Dry Tortugas May 03—06, 2006

Posted by Kim Eckert


Kim Eckert

Kim Eckert, with over 40 years of birding experience throughout the U.S. and Canada, has now been guiding birders or teaching bird identification classes for more than 25 o...

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Unique. I can think of no better word to describe the Dry Tortugas. It’s simply a place like no other?a place every birder should see at least once.

Consider, for starters, that four species nest there and nowhere else in the United States: Masked Booby, Magnificent Frigatebird, Sooty Tern, and Brown Noddy. The boobies are on that tiny sand bar known as Hospital Key, a barren spot that looks anything but hospitable. (But they don’t call them boobies for nothing!) Frigatebirds from their Long Key rookery silently hang in the air all day above the brick walls of Fort Jefferson on Garden Key, apparently waiting for something to happen. (It never does while I’m watching.) Tens of thousands of Sooty Terns nest on nearby Bush Key, their underparts transformed from white to blue-green as they fly low and reflect the water’s colors. The noddies nest on Bush Key too, but many hang out on the old rusted coal docks on Garden Key, challenging birders to pick out a Black Noddy from their midst.

Consider as well Fort Jefferson itself. Eighteen million bricks make it just about the largest brick structure in the hemisphere, and for what? They worked on it for three decades in the 1800s, it never was finished, and the only use it ever had was as a prison during and after the Civil War. Ridiculous! In a way, though, it still houses prisoners, as Cattle Egrets quietly march around the parade grounds, stalking essentially nonexistent insects. Some starve. Others hang out by the fort’s percolating fountain and survive on birds attracted to the water. This year one of them was seen as it snatched a redstart, another caught something we never did identify, and a third egret dunked a Barn Swallow in the fountain before consuming it.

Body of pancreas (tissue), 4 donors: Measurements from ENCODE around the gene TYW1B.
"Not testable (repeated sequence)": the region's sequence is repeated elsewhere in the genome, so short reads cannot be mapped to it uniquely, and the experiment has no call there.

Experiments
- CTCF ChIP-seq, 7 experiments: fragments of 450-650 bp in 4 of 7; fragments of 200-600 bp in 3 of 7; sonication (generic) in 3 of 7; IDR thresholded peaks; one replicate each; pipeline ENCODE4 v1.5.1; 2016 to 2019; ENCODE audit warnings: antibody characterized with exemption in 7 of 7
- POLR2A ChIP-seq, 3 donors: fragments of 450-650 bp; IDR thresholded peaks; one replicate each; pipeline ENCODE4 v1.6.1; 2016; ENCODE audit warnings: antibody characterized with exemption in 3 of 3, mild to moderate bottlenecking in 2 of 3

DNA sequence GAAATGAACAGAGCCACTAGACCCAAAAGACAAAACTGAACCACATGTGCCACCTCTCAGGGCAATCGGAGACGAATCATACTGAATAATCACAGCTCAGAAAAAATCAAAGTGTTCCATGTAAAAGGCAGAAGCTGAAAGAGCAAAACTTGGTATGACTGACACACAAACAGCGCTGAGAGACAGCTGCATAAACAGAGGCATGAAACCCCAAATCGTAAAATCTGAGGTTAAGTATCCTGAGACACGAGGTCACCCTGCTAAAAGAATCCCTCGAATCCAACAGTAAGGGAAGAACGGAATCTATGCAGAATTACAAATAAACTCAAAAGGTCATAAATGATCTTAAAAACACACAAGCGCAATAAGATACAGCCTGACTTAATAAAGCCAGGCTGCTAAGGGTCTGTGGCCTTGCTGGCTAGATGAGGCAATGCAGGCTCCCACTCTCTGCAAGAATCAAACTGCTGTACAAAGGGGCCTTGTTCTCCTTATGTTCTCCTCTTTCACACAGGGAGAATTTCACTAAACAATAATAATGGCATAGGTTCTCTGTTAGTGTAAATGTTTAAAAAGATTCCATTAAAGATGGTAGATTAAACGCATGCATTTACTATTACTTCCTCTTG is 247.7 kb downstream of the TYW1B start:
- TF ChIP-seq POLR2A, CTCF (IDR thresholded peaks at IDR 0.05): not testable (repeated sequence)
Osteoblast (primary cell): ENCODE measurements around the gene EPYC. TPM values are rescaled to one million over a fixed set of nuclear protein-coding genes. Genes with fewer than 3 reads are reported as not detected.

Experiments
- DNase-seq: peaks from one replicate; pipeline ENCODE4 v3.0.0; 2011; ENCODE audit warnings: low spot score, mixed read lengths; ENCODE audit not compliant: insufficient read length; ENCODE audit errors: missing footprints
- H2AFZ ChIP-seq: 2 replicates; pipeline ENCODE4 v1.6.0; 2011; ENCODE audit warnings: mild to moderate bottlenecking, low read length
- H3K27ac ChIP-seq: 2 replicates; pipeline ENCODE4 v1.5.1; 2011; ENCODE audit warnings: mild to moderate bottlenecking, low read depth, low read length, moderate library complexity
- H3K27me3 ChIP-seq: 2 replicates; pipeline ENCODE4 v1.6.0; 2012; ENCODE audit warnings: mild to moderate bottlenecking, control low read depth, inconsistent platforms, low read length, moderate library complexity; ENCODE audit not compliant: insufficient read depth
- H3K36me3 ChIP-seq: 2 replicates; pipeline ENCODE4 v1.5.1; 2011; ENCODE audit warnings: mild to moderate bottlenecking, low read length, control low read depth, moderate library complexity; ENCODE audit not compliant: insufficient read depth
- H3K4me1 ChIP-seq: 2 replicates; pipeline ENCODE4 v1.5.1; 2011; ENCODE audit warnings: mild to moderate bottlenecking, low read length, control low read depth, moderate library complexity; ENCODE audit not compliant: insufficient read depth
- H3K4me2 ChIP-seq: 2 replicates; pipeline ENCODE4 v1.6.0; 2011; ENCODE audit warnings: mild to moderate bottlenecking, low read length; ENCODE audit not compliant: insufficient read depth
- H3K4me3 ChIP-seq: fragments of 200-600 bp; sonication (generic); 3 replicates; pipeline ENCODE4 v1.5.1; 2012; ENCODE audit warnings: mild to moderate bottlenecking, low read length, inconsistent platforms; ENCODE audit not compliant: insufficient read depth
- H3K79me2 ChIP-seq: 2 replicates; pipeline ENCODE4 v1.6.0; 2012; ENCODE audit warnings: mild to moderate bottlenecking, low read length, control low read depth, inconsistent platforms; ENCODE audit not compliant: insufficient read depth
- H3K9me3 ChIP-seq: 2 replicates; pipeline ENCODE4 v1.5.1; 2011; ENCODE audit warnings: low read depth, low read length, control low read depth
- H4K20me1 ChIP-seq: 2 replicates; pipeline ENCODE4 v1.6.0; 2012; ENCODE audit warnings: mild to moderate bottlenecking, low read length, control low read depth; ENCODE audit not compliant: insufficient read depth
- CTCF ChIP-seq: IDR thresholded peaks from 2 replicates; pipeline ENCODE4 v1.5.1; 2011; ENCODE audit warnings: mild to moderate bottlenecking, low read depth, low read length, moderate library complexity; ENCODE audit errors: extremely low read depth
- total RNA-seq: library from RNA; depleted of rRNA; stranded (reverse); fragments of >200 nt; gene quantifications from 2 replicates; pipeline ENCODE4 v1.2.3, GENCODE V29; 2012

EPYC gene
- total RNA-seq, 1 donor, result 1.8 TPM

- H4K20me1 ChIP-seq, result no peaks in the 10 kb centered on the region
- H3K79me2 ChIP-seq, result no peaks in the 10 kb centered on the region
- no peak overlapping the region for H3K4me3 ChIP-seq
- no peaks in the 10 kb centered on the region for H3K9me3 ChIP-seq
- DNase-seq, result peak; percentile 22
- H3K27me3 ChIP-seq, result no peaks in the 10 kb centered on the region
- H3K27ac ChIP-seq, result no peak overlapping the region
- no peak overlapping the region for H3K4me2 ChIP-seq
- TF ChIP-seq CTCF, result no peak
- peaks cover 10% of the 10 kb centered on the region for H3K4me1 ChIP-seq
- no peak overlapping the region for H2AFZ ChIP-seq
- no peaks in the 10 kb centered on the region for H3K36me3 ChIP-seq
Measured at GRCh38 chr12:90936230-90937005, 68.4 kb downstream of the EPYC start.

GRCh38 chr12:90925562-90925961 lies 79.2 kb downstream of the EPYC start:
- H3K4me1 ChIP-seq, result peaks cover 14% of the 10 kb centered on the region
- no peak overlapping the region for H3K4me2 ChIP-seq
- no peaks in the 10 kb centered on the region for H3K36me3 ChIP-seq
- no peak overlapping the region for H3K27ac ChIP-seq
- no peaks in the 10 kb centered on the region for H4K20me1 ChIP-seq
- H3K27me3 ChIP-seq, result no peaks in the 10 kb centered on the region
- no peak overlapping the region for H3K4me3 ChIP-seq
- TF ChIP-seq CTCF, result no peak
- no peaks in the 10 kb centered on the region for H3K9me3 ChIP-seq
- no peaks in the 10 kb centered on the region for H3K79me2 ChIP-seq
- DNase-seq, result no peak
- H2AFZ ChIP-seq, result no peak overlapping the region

You never know what migrant, desperate for a place to land, will show up at the fountain, in the trees within and around the fort, or by the lighthouse on nearby Loggerhead Key. Or even on the boat we take to get there from Key West: on this tour, both a Black-throated Green Warbler and a Magnolia Warbler attempted to land on our boat while we were far from shore, but shied away from our presence. And how did that Broad-winged Hawk ever make it to Loggerhead Key, and could it ever manage to leave? (If possible, this species always avoids migrating over large bodies of water.)

This year’s tour presented us with fewer reasons to fret over the survival of migrants, since there were no weather fronts to produce a fallout. We managed a modest total of 14 warbler species, but the birding at the fort did not disappoint. There were sightings of a Shiny Cowbird or two, a Short-eared Owl of the Antillean race (or species?), a fulva Cave Swallow (another possible split), and a Black Noddy finally scoped out at Bush Key from the roof of Fort Jefferson, with just enough time for all to see before dark. All four of these birds are probably annual here; can that be said of any other site in the U.S.?

I almost forgot. There were buoys with Brown Boobies and Roseate Terns, and both Audubon’s Shearwaters and Bridled Terns crossing our boat’s bow as we returned to Key West. But I’ll stop there. Again, this is a unique place and a unique tour, and if I say any more you’ll think I?m exaggerating.